But the second decade of the 21st century saw an enormous increase in transgender visibility, Stryker said in her book. Unfortunately, as with any social movement, progress in transgender rights has faced resistance to change.

In terms of forward momentum, Chaz Bono competed on “Dancing With the Stars,” and Caitlyn Jenner was celebrated on magazine covers and in TV specials. Less visible but highly meaningful: The Diagnostic and Statistical Manual of Mental Disorders, published by the American Psychiatric Association, stopped listing transgender identity as a diagnosable condition.

In 2014, Time magazine asked if America was at a “transgender tipping point” by featuring a glamorous photo of “Orange is the New Black” star Laverene Cox on its cover. Stryker said the answer “seemed an obvious ‘yes.'”

But the 2016 election of Donald Trump became a key turning point in a growing conservative backlash. That year, North Carolina adopted legislation that prevented transgender people from using public restrooms that aligned with their gender identity. At least 16 other states considered similar “bathroom bills.”

State legislatures have since introduced bills that target transgender youth by trying to limit their ability to play on sports teams or access medical treatment. Schneider called the efforts in Texas and Arkansas to block gender-affirming treatment “life threatening.”

“Hormones and puberty blockers are life-saving medicine for trans people,” Schneider said. “Texas and Arkansas (so far) are trying to kill trans children, because they don’t think trans children have a right to exist.”

Nonetheless, Schneider, Stryker and others have reasons to believe that history is on their side. “I absolutely think things are getting better at an incredibly rapid pace,” Schneider said. “When I was growing up (in Ohio), I didn’t even know trans people existed.”

More than 6 in 10 Americans said they had become more supportive toward transgender rights compared to their views five years earlier, according a 2019 Public Religion Research Institute poll. Nearly a quarter of Americans reported having a close friend or family member who is transgender.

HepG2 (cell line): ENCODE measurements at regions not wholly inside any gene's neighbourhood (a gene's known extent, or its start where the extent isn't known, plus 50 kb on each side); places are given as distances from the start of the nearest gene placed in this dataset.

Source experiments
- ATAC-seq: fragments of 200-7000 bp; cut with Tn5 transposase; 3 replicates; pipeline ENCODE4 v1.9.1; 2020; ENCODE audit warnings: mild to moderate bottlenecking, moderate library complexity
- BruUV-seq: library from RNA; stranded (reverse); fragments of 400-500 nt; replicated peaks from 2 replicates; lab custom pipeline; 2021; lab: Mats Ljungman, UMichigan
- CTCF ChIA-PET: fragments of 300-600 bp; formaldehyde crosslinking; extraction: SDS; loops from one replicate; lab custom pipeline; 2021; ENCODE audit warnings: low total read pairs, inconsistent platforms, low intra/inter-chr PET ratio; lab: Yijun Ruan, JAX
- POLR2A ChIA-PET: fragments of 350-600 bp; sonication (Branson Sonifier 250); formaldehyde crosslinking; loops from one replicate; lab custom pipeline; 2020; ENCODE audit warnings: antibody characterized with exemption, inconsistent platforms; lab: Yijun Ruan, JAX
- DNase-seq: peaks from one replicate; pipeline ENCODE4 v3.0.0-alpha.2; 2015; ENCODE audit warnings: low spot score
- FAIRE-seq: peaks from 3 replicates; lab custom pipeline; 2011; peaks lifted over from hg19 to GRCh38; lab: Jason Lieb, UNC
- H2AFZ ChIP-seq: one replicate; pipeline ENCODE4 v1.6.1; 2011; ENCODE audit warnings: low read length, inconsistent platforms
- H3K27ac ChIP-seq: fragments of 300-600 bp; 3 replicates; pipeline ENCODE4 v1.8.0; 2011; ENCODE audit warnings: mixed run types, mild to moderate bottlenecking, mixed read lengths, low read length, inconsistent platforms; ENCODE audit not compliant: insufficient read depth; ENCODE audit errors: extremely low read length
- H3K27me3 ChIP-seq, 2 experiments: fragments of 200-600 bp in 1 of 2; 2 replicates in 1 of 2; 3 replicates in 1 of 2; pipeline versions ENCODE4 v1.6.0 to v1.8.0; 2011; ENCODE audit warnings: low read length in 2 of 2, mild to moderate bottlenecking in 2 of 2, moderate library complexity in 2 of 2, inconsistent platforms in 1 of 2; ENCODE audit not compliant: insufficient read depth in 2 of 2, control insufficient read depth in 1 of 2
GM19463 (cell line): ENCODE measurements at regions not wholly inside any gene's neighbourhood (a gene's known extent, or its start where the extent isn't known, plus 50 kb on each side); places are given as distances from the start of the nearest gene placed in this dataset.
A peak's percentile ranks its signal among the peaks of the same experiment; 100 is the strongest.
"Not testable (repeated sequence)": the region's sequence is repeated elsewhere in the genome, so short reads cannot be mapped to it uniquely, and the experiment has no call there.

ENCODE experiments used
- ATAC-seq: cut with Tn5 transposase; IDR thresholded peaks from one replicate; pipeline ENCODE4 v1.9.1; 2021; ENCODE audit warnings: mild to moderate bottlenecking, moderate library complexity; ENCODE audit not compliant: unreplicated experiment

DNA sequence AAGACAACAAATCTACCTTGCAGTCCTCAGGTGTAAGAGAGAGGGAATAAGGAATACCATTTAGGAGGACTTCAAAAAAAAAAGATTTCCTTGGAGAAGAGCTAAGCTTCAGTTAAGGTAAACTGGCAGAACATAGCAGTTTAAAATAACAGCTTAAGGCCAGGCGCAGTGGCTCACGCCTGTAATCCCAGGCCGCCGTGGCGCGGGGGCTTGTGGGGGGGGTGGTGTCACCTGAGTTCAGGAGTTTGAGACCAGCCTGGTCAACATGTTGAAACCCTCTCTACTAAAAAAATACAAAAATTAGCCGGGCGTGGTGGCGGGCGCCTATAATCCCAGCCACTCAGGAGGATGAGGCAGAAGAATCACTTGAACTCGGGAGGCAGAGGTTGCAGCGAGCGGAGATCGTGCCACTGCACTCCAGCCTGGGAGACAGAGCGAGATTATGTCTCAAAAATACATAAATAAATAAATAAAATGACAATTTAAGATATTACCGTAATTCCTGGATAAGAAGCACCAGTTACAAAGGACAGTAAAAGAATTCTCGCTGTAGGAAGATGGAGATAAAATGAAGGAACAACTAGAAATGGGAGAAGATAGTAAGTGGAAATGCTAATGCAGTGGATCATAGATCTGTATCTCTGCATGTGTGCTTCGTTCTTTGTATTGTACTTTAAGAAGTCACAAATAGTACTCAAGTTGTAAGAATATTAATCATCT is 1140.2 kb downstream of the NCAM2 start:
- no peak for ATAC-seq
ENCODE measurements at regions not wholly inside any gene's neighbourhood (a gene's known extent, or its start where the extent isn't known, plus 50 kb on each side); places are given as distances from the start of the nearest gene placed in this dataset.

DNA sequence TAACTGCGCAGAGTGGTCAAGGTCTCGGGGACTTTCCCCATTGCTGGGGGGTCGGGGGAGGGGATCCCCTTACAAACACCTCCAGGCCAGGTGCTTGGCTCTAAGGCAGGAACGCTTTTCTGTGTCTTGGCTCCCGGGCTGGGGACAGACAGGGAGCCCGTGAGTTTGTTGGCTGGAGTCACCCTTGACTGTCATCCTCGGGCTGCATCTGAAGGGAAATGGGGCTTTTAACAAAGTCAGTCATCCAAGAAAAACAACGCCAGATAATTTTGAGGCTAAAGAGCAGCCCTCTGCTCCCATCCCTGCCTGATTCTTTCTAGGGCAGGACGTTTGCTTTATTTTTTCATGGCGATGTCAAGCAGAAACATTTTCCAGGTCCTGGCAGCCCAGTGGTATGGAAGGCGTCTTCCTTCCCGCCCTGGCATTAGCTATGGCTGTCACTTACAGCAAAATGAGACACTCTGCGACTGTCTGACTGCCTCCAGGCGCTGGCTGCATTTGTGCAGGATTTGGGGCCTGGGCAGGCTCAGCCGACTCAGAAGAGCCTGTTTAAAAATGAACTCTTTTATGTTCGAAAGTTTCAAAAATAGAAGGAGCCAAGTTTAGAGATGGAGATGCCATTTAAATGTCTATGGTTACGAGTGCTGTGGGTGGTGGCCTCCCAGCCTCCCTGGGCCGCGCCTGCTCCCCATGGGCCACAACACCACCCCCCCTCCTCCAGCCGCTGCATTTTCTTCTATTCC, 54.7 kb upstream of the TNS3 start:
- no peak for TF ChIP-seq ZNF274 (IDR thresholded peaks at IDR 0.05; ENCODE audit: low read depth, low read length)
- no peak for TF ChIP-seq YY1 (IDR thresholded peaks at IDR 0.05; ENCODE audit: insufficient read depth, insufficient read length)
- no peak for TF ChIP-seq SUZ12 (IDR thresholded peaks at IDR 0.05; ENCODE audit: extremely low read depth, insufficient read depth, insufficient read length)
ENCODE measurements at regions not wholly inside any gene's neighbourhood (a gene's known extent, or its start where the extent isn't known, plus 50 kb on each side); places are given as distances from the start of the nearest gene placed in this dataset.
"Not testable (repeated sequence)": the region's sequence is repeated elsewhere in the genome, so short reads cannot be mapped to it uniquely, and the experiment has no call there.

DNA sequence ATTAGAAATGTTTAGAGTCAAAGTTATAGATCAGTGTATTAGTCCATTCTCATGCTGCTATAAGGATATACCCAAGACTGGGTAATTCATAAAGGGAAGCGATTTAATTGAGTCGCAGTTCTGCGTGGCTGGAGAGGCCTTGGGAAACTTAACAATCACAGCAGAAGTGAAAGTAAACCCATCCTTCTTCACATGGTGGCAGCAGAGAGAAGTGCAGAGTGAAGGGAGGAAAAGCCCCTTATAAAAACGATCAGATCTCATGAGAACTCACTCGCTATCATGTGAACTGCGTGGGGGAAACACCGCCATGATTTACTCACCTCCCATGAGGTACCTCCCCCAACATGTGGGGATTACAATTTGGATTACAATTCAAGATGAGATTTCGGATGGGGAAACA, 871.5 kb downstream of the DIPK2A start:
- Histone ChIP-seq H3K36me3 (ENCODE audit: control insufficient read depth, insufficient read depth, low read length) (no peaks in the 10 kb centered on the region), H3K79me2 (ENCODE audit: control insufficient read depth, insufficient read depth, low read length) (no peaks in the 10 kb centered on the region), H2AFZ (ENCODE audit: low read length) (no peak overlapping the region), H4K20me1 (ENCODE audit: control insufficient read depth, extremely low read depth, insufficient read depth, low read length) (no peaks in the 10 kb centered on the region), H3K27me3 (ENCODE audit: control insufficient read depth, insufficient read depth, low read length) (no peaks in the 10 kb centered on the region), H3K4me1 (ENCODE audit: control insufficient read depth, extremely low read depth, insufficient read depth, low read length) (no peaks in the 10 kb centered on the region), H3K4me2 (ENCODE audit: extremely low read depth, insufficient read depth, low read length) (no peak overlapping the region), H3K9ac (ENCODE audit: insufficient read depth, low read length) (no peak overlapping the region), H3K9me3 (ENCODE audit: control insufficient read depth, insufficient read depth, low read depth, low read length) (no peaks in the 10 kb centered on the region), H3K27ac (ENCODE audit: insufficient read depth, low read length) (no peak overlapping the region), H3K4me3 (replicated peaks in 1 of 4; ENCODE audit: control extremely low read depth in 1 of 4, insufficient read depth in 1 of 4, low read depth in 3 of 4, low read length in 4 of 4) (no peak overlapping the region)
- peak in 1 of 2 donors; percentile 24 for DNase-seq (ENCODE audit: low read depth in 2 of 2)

On social media, many “Jeopardy!” fans talked about Schneider being like a friend or family member. “Everyday American household families fell in love with you!” said Michelle Meow, an LGBTQ activist and media personality, when hosting a Commonwealth Club Q&A with Schneider last month in San Francisco.

This sense of familiarity explains why Schneider’s time on “Jeopardy!” could be helpful in moving the cultural conversation, Meow and others have said.

Jupiter Peraza, director of Social Justice and Empowerment Initiatives at San Francisco’s Transgender District, also said Schneider conveyed ease when she opened up about her cat, her fiancee Genevieve Davis and her personal triumphs and struggles. By not “curating” herself, including not adjusting her voice for national TV, Schneider came across as relatable, Peraza said.

Schneider also told the packed Commonwealth audience that she had come to realize that being transgender is not “a big deal,” in that a trans person is still “the same person they always were” before transitioning. She also was gratified to know that “Jeopardy!” didn’t care if she was transgender.

By being authentic, Schneider found she wasn’t bothered by the surprisingly small number of anti-trans haters online. “It taught me to not be afraid to bring your whole self to what you’re doing,” Schneider said. “People will actually like you just fine, and everything you do will feel so much more rewarding.”